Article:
Archive for Spy

26 October 1915 – Irvin Guy Ries

Posted in Death penalty, Firing squad with tags , , , , , , on October 26 by Last Writes

A clutch of spies were found and executed during World War I. And it was Irving Guy Ries’s turn to die today in 1915.

American-born Ries had been found guilty of spying for German and of treason following a spate of unusual activities and dealings with known secret agent contacts.

His cover was blown open by the infant organisation MO5, which was later to morph into MI5 in 1916. The then recently formed organisation busted the covert operation to feed Germany secrets, according to the National Archives.

Ries (his alias) was court martialled and found guilty of espionage and automatically banged up in the Tower of London, where his execution was to take place. The 55-year-old sat tied to a chair facing his firing squad, which was made up of the Scots Guards before being peppered full of bullets.

Other spies before and after him received the same fate over a period of 14 months. Only two bucked the trend by being hanged at London’s Pentonville and Wandsworth prisons.

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19 October 1915 – Fernando Buschman

Posted in Death penalty, Firing squad with tags , , , , , , , on October 19 by Last Writes

Fernando Buschman

Fernando Buschman

If faced with certain death, how would you spend your last night?

In Fernando Buschman’s case, he spent the night playing his violin before kissing it and saying ‘Goodbye, I shall not want you any more,’ according to the book ‘The Trial in History’1.

And he was right, he wouldn’t be needing it again, for Buschman stood accused of spying for the Germans during World War I and was executed on this day in 1915.

Brazilian by birth, Buschman and his parents had relocated to Holland and he eventually wound up importing food between Germany, the UK and Brazil. At least, that was his story.

Spy ties

As a result he would often come to London and when the First World War kicked off the infant organisation MI5 clocked him corresponding with two dodgy addresses in Rotterdam. These addresses had been linked to known espionage activities, so the connection was immediately made.

His main focus was on Portsmouth and Southampton – apparently because he was into shipping food. But these were crucial British ports and, to this day they have strong navy presence too.

But one of the main clinchers was that Buschman was also in contact with a man known to be a key coordinator for German spies, says war researcher Stephen Stratford.

Security threat

These juicy bits of evidence were enough to ensure the Brazilian was hauled up for questioning and slung in the Tower of London on the basis that he was a threat to national security. There then followed a court-martial where he was found guilty of being a double agent.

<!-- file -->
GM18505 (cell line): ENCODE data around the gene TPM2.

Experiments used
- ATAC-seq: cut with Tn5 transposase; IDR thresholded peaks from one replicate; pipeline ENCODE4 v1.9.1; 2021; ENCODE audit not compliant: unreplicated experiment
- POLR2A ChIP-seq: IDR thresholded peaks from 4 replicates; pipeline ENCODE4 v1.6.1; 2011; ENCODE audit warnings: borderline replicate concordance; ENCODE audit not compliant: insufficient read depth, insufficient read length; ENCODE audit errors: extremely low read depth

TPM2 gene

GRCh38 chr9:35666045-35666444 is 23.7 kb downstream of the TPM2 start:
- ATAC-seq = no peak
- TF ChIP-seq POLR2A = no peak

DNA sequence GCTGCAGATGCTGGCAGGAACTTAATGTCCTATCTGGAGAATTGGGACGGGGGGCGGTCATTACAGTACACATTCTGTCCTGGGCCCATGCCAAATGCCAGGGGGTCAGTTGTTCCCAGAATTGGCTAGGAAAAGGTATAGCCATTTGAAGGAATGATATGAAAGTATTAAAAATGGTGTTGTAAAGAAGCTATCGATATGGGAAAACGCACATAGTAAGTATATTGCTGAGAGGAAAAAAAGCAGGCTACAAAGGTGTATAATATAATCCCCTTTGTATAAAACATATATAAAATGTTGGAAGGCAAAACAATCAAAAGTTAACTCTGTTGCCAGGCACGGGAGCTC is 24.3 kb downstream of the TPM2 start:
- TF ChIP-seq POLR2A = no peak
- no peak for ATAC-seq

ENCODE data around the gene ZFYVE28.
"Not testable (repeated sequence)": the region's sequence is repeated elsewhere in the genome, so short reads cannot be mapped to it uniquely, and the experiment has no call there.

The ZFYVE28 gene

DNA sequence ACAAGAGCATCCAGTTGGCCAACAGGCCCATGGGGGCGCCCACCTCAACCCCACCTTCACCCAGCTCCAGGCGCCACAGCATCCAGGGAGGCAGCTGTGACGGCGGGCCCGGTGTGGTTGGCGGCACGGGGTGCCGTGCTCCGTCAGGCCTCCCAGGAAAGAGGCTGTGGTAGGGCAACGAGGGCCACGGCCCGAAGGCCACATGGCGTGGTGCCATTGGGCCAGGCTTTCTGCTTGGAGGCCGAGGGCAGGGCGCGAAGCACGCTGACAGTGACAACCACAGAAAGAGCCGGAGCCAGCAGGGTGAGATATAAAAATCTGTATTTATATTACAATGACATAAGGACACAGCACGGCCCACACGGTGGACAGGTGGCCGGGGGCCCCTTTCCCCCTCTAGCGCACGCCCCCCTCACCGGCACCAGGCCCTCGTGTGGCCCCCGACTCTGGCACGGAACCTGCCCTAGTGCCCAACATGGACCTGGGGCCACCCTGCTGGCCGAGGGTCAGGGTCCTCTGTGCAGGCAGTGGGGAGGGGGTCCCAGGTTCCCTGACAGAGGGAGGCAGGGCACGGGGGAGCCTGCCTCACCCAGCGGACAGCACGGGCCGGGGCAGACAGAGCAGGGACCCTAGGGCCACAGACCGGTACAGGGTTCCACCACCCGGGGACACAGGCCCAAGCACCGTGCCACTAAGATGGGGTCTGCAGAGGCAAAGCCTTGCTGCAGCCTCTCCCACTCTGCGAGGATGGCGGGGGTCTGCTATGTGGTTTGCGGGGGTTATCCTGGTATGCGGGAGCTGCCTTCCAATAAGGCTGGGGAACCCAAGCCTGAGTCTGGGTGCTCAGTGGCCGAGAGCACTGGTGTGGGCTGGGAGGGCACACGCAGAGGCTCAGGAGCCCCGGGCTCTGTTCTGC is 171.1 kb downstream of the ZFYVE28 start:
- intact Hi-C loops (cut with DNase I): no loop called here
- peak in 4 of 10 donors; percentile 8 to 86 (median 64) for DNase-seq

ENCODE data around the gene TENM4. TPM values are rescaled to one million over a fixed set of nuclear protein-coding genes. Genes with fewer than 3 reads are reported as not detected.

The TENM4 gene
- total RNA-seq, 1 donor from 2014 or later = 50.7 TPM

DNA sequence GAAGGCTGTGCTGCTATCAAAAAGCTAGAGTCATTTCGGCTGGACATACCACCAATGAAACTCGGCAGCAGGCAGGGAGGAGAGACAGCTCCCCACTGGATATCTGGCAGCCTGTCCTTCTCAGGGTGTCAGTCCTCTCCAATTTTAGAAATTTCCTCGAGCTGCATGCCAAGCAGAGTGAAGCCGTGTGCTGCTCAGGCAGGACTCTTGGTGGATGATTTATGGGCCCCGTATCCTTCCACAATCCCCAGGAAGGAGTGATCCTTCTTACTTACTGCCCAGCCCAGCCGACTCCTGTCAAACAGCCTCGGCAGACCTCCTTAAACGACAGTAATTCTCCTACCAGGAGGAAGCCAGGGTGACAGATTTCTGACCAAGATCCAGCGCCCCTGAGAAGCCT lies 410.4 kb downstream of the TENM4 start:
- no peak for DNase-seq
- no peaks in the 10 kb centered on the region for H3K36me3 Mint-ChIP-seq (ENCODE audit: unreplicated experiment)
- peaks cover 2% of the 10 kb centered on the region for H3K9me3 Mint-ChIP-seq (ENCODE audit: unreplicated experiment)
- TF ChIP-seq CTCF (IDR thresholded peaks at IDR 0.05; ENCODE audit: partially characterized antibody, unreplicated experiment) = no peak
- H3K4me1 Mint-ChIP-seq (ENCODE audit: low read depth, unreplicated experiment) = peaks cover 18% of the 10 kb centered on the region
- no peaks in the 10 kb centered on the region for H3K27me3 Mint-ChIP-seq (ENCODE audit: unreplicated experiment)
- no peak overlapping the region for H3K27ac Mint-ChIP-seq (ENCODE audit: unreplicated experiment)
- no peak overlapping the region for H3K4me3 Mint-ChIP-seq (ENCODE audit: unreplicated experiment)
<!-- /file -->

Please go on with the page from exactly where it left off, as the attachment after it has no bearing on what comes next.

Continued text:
Buschman was banged up in the Tower and it was there that he faced his death too, literally, as he refused to be blindfolded as was the normal procedure. He was put before a firing squad on this day in 1915 as one of 13 men who were found guilty and shot for espionage during the war.

1 The Trial in History: Volume I by Maureen Mulholland, Brian S. Pullan, R. A. Melikan, Anne Pullan.

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27 July 1920 – Arthur Goslett

Posted in Death penalty, Hanged with tags , , , , , , on July 27 by Last Writes

When a polygamist amasses marriages, it stands to reason he’s not bothered about finding legal ways to get shot of extraneous wives.

Murder most foul

The man in question was Arthur Andrew Goslett, who was strung up for his foul methods.

That Goslett was keener on some of his spouses than others was apparent, as the unfortunate Evelyn Goslett found out. Her body was found in the River Brent, in north London.

Naturally the blame fell squarely at Goslett’s door and he was soon taken in to explain himself.

Spy suspect

Funnily enough, the engineer was already known to the fuzz. The South African had not long been accused of spying during World War I, which he’d hotly denied. However, eventually Goslett had been let off.

Similarly, he tried the same tack with the murder charge. Indeed, Goslett was to deny it a number of times during a series of statements, but his story began to unravel. Each version started to differ slightly, and the suspicious inconsistencies meant that he was had up for trial at the Old Bailey.

There, Goslett was unable to prove his innocence and the 44-year-old was sentenced to death.

John Ellis did the honours at Pentonville gallows on this day in 1920.

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